Absent congressional action, there’s nothing preventing state legislatures from acting to shield against lawsuits, which will usually flow under state rather than federal laws. Indeed, employers will generally be shielded by state workers’ compensation laws—adopted beginning in the late nineteenth century precisely because an onslaught of worker-injury lawsuits was jeopardizing the economic development realized in the industrial revolution. Clever lawyers will try to find loopholes—as witnessed by the worker-based lawsuits filed against Walmart, Smithfield, and New York hospitals. But states have strong incentives to limit at least some of these claims, and many have done so—including New York, which, in the Emergency or Disaster Treatment Protection Act, enacted April 3, raised the bar for liability claims against health-care facilities and providers.
Still, a federal role here is essential, as a state decision to prioritize local impacts like worker injuries—however well-intentioned—can compromise national commerce; and states and local governments captured by the trial bar might deliver liability awards crippling companies vital to essential national production and distribution chains. We’re already seeing some states, including New York and New Jersey, considering legislation that would foist business-closure costs on insurance companies, even in the face of express contractual language precluding liability—a foolhardy approach not only contrary to the rule of law but also likely to generate pernicious national spillover effects in the finance industry that an economically reeling nation can ill afford.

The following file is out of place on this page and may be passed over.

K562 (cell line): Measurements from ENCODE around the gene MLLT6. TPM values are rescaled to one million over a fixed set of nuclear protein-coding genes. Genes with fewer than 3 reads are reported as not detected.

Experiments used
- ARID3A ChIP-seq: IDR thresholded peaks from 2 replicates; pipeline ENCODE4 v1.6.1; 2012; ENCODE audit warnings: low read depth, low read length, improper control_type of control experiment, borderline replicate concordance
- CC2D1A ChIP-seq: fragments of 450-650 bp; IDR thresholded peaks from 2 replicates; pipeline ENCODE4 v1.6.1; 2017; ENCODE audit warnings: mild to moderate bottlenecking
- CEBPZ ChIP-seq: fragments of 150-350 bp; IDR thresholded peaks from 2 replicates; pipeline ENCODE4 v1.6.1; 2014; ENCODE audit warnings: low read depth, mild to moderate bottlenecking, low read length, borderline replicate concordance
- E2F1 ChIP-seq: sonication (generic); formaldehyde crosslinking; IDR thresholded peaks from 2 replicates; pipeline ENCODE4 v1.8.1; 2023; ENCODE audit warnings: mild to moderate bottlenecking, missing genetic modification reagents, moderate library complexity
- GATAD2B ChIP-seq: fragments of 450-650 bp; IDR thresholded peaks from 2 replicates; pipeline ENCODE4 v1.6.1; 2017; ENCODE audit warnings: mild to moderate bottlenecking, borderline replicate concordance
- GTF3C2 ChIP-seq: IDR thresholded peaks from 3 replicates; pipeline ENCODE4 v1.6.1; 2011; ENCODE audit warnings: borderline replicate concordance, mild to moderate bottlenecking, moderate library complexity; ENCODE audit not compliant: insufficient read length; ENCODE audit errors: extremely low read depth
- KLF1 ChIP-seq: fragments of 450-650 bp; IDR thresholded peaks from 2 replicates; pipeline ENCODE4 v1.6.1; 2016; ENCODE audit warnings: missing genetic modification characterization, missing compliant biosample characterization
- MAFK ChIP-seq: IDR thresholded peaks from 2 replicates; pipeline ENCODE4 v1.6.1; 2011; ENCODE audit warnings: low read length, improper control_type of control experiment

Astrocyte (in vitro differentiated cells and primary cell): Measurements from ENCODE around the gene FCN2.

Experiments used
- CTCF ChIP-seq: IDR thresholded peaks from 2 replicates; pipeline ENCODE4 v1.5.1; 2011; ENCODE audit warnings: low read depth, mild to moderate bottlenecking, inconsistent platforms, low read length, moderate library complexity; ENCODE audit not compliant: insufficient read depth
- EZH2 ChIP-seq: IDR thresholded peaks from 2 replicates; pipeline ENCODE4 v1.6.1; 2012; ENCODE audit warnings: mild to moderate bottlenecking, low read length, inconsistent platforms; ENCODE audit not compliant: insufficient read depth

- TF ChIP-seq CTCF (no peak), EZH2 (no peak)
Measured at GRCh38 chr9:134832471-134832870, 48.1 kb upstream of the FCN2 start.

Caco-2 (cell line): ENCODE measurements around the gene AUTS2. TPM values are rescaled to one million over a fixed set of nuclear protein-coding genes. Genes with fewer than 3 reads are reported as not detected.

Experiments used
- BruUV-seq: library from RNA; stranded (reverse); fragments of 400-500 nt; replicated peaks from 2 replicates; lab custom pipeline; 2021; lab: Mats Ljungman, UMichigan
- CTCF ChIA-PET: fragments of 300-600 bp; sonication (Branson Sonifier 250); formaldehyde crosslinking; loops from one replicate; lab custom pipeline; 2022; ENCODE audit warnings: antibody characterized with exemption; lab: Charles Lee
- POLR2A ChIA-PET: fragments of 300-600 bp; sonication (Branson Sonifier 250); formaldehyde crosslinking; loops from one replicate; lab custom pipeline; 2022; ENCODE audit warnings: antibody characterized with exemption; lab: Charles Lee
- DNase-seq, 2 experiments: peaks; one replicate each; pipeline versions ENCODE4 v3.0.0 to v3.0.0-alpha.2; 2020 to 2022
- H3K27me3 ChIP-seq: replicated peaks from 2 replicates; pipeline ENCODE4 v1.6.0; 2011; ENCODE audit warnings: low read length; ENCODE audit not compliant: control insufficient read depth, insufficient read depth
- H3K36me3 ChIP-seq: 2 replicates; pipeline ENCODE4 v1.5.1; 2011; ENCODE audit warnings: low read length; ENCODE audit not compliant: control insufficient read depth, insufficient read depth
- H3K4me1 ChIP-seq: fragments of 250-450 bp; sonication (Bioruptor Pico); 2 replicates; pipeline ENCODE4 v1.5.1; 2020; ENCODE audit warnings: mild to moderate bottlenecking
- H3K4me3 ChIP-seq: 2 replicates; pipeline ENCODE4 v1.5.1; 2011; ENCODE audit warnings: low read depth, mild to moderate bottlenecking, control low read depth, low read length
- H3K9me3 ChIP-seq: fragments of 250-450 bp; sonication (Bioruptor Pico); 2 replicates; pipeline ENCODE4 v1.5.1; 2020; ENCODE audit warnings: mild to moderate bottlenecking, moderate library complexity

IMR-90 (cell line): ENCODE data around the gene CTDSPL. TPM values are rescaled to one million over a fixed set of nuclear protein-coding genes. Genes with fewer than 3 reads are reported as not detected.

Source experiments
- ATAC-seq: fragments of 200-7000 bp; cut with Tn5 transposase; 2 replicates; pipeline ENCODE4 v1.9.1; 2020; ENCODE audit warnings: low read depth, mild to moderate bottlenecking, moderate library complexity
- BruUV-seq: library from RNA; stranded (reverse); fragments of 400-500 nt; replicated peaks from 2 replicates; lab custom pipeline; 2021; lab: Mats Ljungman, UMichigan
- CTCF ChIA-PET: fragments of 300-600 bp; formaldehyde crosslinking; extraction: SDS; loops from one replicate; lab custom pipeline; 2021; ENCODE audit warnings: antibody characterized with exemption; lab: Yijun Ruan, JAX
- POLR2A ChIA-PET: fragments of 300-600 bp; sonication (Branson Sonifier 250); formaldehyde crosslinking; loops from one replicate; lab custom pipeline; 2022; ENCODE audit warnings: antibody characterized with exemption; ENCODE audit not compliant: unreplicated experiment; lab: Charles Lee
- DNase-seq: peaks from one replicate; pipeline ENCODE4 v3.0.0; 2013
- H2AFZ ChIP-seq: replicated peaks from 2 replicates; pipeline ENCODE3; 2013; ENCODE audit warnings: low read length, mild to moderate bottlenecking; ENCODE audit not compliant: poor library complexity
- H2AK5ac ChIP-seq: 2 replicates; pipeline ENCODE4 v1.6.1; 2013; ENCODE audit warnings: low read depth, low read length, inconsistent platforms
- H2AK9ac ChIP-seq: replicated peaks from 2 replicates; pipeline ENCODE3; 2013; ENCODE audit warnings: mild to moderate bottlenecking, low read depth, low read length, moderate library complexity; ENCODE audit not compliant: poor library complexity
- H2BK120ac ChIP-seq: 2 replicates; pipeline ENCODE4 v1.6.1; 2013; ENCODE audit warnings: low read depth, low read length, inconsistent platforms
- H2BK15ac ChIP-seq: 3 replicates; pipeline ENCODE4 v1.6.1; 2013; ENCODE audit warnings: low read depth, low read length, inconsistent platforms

We can’t fix America’s longstanding liability mess in the middle of a pandemic. But we can take steps that smooth the road to economic recovery without imperiling public safety or leaving workers, patients, and consumers unprotected. Congress and the White House should be looking at liability preemption, safe harbors, and possible administrative-compensation systems—focusing on sectors necessary for the health response itself, like pharmaceuticals, as well as manufacturing and retail enterprises necessary to nationwide supply chains and finance. States should realize that they, too, have a role—and not wait for the federal government to act. In the face of a pandemic unlike anything we’ve seen since the end of World War I, and an economic contraction deeper than any we’ve experienced since the Great Depression, we shouldn’t let trial lawyers’ greed hold up our national response.